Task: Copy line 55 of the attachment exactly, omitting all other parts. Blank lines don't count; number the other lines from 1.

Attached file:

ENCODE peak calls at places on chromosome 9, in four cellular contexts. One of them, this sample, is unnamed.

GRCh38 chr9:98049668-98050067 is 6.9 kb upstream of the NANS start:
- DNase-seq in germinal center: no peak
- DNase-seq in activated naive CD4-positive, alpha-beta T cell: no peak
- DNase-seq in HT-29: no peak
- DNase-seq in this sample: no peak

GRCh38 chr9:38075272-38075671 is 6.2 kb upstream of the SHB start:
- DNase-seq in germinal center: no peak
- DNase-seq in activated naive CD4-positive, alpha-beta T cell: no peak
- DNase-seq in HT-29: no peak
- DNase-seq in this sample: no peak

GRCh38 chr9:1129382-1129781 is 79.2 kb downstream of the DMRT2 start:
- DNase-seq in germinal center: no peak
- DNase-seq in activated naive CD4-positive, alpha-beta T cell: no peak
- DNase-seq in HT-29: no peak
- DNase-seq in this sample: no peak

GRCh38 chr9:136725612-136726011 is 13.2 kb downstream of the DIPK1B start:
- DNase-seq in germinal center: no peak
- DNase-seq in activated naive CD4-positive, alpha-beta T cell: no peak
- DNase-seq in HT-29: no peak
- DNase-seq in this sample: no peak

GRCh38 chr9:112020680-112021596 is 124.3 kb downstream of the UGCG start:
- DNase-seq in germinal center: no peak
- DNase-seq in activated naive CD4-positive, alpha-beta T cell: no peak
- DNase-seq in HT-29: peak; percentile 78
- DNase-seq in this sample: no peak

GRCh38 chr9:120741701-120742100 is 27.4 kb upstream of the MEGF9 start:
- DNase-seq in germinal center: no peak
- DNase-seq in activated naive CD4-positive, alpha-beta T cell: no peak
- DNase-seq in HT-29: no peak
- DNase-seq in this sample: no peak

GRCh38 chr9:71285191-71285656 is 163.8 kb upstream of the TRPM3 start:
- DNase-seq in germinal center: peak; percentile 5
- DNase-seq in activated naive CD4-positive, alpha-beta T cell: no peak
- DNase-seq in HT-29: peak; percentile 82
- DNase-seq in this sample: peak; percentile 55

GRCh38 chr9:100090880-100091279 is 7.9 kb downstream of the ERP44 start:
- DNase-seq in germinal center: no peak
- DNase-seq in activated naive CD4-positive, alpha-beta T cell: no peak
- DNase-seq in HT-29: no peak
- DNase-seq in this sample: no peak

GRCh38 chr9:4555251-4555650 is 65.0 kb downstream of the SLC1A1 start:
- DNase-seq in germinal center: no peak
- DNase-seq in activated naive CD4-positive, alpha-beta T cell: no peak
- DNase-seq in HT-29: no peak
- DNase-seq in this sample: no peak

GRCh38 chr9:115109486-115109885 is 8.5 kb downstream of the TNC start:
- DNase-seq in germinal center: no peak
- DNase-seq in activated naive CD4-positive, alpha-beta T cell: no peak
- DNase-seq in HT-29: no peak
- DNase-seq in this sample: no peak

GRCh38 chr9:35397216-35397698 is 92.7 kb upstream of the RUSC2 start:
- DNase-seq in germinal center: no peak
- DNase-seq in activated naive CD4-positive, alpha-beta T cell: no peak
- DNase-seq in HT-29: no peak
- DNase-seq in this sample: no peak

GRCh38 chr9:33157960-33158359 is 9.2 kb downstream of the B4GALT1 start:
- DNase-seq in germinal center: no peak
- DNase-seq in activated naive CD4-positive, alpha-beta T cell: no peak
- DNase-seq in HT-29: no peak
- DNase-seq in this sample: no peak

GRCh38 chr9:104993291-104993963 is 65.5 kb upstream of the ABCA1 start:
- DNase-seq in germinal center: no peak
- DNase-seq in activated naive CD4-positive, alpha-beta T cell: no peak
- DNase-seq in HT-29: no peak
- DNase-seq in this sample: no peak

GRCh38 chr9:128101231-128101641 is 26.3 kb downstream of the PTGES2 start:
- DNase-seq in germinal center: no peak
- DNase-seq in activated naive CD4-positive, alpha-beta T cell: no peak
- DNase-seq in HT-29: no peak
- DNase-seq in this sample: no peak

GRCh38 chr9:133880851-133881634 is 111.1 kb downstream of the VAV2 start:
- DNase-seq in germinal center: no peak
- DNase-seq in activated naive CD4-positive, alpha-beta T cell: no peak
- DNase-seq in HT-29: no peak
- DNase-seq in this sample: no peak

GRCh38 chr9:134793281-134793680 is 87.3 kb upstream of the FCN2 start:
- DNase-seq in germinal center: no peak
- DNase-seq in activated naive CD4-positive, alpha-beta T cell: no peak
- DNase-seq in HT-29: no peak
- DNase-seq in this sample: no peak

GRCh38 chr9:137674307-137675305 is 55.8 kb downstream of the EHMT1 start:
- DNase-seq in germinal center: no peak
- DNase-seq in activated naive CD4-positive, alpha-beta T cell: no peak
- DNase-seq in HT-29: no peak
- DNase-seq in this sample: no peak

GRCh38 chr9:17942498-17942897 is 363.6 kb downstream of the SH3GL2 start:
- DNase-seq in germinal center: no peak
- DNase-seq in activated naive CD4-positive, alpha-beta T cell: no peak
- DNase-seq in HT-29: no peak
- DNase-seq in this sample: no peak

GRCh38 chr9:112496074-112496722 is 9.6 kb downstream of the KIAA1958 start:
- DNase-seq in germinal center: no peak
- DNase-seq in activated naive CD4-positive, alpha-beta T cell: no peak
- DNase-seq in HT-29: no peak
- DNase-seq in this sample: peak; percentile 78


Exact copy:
- DNase-seq in HT-29: no peak